4. Conclusions and Discussion

These results show that in the context of an aging agricultural labor force, changes in the working-age households have a significant impact on agricultural output. Concern is needed for such adverse effects. Although the influence of intention to abandon land management was not significant, we cannot ignore this effect because changes in the composition of the working-age households suggest that 58.53 percent of the agricultural producers will likely exit agricultural production. This represents a potential threat to the future development of agriculture. We also found that the elderly who do not intend to abandon the farmers compared to other farmers more conducive to agricultural output, indicating that the adverse effects of changes in the agricultural population age more agricultural output from older farmers intend to give up, and this negative impact can be reduced by an additional investment in other elements.

The aging agricultural labor force trend has become widely accepted. To reduce the adverse impact on agricultural output caused by aging in the context of food security is the current problem we are facing. We believe policy proposal should start with the following considerations.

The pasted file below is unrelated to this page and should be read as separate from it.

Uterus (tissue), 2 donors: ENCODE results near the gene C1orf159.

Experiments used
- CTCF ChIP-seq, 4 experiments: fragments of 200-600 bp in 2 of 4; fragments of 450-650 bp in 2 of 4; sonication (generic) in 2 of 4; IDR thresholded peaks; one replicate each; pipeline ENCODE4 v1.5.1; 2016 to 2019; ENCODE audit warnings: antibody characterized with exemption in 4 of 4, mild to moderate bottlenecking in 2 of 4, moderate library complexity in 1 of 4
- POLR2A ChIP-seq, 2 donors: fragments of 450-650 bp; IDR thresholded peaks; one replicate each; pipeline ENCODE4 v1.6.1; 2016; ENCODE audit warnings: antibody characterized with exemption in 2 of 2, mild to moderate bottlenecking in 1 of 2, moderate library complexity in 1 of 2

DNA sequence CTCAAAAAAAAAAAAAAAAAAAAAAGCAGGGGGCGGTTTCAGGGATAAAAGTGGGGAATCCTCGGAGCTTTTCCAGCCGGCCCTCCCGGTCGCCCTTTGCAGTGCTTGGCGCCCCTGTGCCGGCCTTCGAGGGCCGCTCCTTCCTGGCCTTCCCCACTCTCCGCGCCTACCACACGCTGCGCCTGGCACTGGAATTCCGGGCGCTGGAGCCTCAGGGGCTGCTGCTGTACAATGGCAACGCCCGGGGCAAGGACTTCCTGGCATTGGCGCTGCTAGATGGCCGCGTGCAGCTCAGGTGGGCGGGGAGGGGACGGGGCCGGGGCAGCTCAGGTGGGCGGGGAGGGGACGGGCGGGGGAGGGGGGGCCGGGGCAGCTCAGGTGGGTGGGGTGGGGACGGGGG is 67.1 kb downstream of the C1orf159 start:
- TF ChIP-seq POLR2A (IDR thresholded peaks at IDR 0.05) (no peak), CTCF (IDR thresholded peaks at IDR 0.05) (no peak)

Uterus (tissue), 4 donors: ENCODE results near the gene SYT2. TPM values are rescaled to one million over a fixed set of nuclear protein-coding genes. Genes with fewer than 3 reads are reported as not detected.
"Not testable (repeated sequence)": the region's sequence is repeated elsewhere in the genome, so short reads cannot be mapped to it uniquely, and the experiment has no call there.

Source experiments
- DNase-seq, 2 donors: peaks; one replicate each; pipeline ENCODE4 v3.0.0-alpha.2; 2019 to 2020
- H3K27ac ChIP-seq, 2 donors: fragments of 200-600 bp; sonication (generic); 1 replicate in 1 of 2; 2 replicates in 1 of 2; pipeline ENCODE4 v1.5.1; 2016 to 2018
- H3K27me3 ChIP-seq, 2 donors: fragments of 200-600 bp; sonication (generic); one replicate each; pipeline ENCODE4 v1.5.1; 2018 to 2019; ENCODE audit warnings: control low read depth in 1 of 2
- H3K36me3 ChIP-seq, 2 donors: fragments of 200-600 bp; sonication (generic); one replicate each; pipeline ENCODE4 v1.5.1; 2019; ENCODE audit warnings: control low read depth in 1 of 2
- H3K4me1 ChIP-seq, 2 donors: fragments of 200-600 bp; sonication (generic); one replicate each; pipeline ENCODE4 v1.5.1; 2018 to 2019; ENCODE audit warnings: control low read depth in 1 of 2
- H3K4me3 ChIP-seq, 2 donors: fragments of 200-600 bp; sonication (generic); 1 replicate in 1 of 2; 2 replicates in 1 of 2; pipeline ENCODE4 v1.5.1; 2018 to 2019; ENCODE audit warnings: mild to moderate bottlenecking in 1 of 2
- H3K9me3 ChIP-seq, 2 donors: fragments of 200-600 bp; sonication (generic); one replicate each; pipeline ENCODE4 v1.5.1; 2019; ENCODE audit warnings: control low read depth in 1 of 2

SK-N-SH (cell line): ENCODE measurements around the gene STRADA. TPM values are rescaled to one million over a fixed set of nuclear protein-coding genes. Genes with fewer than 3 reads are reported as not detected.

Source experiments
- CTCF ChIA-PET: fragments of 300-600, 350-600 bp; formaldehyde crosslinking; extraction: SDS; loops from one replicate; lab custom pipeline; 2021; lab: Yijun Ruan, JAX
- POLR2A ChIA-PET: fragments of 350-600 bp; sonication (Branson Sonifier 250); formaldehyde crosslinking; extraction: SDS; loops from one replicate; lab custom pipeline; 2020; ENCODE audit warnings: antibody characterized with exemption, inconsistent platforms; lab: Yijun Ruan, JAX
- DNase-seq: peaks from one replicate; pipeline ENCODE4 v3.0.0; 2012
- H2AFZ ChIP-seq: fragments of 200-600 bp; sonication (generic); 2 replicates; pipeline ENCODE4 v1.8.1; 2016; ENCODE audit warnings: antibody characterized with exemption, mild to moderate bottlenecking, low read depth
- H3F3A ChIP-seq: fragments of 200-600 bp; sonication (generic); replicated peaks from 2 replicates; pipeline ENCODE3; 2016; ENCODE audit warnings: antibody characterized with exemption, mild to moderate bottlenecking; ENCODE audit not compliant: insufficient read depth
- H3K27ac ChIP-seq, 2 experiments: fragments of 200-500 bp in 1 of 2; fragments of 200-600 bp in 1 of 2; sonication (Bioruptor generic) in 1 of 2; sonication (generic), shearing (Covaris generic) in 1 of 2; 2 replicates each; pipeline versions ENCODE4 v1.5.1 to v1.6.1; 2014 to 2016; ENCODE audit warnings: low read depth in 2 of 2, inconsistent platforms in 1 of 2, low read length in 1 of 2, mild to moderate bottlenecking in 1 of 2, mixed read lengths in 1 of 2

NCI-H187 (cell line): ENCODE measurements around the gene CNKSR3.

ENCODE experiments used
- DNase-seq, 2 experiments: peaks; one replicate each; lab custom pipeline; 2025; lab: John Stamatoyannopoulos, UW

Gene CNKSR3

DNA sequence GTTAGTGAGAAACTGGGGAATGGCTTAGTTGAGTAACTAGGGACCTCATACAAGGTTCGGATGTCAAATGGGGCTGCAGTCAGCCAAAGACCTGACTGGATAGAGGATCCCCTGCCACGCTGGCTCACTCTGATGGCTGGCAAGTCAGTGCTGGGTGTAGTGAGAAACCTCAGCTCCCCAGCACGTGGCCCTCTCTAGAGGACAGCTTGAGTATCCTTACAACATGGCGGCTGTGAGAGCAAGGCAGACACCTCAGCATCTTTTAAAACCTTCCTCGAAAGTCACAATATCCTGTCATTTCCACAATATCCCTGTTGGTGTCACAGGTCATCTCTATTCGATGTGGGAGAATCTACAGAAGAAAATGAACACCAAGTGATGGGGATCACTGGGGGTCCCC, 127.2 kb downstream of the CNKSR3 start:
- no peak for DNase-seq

First, increase the intensity of various forms of training to nurture professional farmers. In the next few years, the trend of urbanization will transfer more young people from rural areas and exacerbate the aging problem. Various training should be conducted to improve scientific and technological level as well as cultural attitudes. This training should equip them with more modern agricultural production skills to make up for the problems caused by aging.

Secondly, develop different policies to increase agricultural production levels for different types of farmers. For example, farmers intending to abandon the profession should be encouraged to carry out the land transfer and split the land contract and management rights, thus promoting large-scale production agriculture. We should help young people who do not intend to abandon the farming to improve their skills, increase financial support, expand operation scale, and ultimately modernize and industrialize agricultural production.

Conflict of Interests

The authors declare that there is no conflict of interests regarding the publication of this paper.


This work was supported in part by the National Natural Science Foundation of China (Grant nos. 71233004 and 71003052), the Project Guide Research Fund of Philosophy and Social Science in Colleges and Universities in Jiangsu (Grant no. 2014SJD076), and the Fundamental Research Funds for the Central Universities of Nanjing Agricultural University (Grant nos. SK2013005 and SKPT2014046).